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Melbourne is the happiest city in the world. These 53 breathtaking photos show what life is really like there.

Rachel Askinasi
  • The happiest city in the world is Melbourne, Australia. according to a survey from Time Out and Tapestry Research.
  • The survey asked 15,000 people in 32 cities worldwide about food, drink, culture, dating, community, travel, and more.
  • Based on the findings, both companies came up with a ranking for each city to determine the happiest.
  • Melbourne is Australia's unofficial coffee and football capital.
  • The beaches, public parks, diverse food options, and more make it an eclectic area with near-perfect weather year-round.

Melbourne, Australia, has been named the happiest city in the world this year.

Time Out paired up with Tapestry Research to survey 15,000 people in 32 cities worldwide. They asked residents about food, drink, culture, lifestyle, dating, sex, community, travel, neighbourhoods, affordability, nightlife, happiness, public transportation, and civic pride. The findings collectively helped both companies come up with an ultimate ranking for each city in every category.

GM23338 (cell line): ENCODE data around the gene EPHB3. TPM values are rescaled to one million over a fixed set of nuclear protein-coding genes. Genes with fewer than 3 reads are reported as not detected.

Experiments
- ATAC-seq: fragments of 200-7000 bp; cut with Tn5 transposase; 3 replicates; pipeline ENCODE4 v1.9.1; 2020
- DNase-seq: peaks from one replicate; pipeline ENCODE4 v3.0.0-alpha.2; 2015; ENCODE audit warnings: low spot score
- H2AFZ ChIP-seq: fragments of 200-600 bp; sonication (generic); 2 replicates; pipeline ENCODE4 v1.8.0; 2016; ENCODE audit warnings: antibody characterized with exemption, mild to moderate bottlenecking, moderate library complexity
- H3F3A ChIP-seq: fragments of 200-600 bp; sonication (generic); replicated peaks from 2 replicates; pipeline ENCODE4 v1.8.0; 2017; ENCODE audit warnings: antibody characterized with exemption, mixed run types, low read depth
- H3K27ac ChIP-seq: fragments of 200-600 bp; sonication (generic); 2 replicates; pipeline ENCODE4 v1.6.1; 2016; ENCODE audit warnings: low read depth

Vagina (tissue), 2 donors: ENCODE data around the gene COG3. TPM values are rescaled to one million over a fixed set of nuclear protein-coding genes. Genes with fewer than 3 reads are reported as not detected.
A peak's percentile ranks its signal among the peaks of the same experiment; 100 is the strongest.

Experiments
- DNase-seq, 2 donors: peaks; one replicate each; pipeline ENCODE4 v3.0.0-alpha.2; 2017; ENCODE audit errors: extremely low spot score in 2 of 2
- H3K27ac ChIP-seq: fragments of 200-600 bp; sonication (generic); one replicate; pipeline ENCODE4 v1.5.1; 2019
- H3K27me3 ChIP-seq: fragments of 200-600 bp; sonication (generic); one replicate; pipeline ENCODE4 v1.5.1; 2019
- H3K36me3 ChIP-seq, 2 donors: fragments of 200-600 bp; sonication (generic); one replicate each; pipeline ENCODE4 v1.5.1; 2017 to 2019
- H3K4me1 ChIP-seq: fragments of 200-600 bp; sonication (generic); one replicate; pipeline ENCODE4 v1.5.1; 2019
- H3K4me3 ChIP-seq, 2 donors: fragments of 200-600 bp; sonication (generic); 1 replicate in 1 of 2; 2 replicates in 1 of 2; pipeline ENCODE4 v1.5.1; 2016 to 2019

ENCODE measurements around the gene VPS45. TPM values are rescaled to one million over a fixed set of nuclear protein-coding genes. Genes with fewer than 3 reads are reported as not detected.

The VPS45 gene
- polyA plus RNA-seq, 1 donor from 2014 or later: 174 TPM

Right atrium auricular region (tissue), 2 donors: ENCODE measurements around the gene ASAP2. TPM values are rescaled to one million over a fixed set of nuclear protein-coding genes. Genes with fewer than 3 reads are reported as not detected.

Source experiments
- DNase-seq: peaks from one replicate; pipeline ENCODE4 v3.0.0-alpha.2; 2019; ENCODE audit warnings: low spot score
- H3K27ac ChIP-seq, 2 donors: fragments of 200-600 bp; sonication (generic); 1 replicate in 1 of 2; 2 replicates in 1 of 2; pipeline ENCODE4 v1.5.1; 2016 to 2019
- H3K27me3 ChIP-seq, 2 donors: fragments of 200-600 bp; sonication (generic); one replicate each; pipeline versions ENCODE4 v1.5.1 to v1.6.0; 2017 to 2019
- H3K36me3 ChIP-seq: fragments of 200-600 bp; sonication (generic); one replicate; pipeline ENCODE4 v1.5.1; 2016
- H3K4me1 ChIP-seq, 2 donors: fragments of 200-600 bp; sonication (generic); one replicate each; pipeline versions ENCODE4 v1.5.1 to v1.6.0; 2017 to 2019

When it comes to Melbourne, the beaches, emphasis on art, and diverse culture work together to give everyone something to enjoy.

Here's what life in one of the most well-known cities down under really looks like.

Melbourne, Australia, is the happiest city in the world.

Source: Time Out

A recent survey shows 92% of people enjoy living there and most say it's easy to make friends.

Source: Time Out

Between the beaches...

...the alleys and alleys of street art...

...the urban life...

... and the views, it's pretty easy to see why.

Melbourne sits in the southeastern Australian state, Victoria.

The Yarra River runs through the city, making it the perfect place for boating. And if you'd rather stay on dry land, sitting along the river banks is a great way to spend a warm day.

If you want people to think you're a local, you'll want to ditch that Starbucks Frappuccino.

It's no secret Australia is known for serving up some premium cups of coffee.

But Melbourne is said to do it best.

Source: Condé Nast Traveller

Melburnians favour local coffee shops over global brands. And many have their go-to spots where they're on a first-name basis with the barista.

Source: Culture Trip

You won't have to explore too far before you stumble upon a local place...

...where you can even sit down and order yourself some brekkie.